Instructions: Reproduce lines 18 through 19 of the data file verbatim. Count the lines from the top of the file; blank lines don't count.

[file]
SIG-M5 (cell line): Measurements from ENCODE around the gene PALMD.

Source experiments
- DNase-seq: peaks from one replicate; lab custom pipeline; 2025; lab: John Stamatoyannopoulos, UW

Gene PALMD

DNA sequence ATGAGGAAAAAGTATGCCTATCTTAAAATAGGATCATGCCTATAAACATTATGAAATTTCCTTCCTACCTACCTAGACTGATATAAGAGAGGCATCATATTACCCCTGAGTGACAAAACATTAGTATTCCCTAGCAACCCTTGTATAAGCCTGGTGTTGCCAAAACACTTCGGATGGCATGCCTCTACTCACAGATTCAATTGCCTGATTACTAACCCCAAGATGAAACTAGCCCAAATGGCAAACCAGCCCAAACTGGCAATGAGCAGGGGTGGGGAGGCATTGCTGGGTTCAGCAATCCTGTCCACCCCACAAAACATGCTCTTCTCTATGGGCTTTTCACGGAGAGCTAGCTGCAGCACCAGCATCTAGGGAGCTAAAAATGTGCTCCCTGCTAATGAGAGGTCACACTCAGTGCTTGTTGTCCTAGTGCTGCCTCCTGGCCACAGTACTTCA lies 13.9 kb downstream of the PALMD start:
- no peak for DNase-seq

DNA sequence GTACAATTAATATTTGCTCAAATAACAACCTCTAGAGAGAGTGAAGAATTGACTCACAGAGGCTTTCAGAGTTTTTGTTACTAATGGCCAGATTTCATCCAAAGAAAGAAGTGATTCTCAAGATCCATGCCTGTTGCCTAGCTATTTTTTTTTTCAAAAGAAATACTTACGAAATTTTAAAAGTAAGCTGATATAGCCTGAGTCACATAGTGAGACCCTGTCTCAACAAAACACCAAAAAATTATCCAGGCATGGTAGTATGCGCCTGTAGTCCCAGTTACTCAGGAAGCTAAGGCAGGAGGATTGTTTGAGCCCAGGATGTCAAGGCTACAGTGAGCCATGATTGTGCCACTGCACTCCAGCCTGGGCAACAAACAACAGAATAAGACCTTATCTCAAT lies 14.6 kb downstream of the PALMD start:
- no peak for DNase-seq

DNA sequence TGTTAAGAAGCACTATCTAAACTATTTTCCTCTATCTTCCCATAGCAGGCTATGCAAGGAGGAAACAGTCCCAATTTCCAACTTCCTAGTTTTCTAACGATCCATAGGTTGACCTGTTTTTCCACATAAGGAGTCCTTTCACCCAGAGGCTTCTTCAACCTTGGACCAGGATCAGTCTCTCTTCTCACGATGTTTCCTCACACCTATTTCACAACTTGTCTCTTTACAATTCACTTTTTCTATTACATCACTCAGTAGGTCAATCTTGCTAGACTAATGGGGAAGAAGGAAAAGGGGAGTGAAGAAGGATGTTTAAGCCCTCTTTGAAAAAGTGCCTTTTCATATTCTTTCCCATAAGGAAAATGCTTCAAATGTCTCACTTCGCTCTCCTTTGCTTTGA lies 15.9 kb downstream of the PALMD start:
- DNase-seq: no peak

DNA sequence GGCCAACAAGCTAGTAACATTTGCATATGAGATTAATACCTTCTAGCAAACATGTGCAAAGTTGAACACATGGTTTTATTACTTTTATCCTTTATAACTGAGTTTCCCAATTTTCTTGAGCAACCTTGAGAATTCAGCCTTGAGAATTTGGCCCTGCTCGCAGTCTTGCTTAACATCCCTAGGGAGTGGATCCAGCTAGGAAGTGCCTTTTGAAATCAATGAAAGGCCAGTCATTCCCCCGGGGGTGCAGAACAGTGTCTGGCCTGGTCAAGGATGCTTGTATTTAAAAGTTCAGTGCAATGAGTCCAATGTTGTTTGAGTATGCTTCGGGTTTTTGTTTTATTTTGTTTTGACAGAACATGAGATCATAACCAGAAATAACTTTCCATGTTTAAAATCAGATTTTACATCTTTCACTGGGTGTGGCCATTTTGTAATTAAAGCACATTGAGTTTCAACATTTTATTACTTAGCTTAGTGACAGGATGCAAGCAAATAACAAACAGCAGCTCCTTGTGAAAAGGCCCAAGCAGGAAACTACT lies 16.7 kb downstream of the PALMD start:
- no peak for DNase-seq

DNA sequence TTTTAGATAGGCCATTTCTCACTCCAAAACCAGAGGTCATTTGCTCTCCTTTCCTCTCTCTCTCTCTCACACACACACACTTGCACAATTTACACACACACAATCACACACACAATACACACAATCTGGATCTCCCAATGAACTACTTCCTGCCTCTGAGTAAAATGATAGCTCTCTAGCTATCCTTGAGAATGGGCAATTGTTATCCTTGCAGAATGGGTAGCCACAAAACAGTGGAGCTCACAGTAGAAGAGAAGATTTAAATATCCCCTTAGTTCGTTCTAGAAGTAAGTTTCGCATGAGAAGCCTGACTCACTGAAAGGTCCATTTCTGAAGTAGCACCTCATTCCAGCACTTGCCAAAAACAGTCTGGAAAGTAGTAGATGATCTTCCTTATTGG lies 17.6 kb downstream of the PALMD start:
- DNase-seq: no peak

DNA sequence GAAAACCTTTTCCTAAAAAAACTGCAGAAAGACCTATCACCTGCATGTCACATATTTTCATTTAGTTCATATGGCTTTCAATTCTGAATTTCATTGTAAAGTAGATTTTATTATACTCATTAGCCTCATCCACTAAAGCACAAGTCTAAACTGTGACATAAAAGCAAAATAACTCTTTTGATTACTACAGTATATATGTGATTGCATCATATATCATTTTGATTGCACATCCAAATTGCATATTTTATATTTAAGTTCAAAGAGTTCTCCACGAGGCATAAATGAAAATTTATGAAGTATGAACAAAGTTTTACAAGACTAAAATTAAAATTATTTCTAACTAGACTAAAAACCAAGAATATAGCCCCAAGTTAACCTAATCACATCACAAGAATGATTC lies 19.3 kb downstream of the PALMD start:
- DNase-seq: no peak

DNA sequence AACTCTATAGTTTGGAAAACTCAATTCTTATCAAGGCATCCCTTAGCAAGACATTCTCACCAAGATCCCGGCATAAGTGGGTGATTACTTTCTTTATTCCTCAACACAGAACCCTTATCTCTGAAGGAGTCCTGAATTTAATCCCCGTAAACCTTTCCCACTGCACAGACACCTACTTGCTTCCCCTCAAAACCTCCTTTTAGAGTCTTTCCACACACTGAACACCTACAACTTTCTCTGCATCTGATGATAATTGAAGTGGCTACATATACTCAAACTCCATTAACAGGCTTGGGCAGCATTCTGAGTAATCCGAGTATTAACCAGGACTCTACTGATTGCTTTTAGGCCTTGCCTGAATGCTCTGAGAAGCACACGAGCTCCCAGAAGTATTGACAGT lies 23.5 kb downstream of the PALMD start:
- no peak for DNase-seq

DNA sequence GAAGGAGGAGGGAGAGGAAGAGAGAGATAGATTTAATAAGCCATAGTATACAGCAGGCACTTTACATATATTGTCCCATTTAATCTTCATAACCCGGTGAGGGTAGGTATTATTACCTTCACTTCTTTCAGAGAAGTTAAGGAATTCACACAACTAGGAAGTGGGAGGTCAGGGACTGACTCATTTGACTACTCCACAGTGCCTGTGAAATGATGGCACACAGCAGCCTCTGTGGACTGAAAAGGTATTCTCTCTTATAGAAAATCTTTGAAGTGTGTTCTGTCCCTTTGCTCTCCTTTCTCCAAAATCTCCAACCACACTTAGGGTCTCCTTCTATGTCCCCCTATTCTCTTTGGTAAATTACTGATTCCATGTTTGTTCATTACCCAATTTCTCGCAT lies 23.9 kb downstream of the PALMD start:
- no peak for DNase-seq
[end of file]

- no peak for DNase-seq

DNA sequence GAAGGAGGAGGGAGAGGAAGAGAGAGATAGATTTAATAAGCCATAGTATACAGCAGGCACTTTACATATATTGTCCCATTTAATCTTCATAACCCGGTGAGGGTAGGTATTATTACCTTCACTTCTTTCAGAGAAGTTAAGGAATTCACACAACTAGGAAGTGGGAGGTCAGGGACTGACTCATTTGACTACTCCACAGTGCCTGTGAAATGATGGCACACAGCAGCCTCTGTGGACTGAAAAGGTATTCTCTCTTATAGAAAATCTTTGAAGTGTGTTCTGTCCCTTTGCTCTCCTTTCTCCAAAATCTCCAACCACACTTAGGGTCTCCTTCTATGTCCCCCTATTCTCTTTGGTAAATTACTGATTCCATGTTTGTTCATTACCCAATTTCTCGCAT lies 23.9 kb downstream of the PALMD start: